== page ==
Mulching is nothing but covering the soil around the plants with dried leaves/grass or coco peat. Such a covering stops water from getting evaporated and helps to retain moisture in the soil. Mulching is very beneficial in the winter and summer season.

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This is just a reference picture. This doesn’t belong to my garden.

After sometime the leaves start decaying and get converted into compost. This improves the fertility and health of soil.

Mulching also reduces the weed growth around the plants thereby saving all the nutrients in the soil just for the plant.

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This is just a reference picture. This doesn’t belong to my garden.

Mulching is ideal for slightly bigger plants. You can also mulch the soil around bigger plants by planting smaller plants around them. This may not add to the fertility of soil but it definitely help to retain the moisture in the soil and reduce the weed growth.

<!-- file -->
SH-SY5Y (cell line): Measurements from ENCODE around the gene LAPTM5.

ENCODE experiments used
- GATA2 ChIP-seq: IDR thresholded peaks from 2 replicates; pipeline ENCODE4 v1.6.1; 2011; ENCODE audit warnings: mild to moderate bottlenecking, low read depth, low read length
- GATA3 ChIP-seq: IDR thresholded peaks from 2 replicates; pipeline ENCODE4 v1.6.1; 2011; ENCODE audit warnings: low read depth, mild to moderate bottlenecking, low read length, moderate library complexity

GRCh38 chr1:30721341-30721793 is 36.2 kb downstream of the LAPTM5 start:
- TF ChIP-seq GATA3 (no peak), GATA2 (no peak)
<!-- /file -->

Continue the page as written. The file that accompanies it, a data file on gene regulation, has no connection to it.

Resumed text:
Composting – 4

How will you know if the compost is ready?

It normally takes around 3 months for the composting process to get completed.

You know your composting process is going well when you can sense a slight heat in your compost bin.

Also slowly the contents will start turning black. When all the contents in the compost bin have turned black, the compost is ready.

Composting – 3

Some Dos and Don’ts :

  1. Maintain the Air and Moisture level in the compost bin : Adding more of green waste increases the moisture and thereby a possibility of stink and insects. However a correct level of moisture ensures that there is no stink. The microbes (bacteria) need air (oxygen) in the process of decomposing. Unavailability of air (oxygen) slows down the process. Hence it is advisable to stir the entire contents twice a week once the compost bin is 50% full.
  2. If you are covering the compost bin please ensure that the cover has holes in it for ventilation. You can also tie a cloth for covering the bin.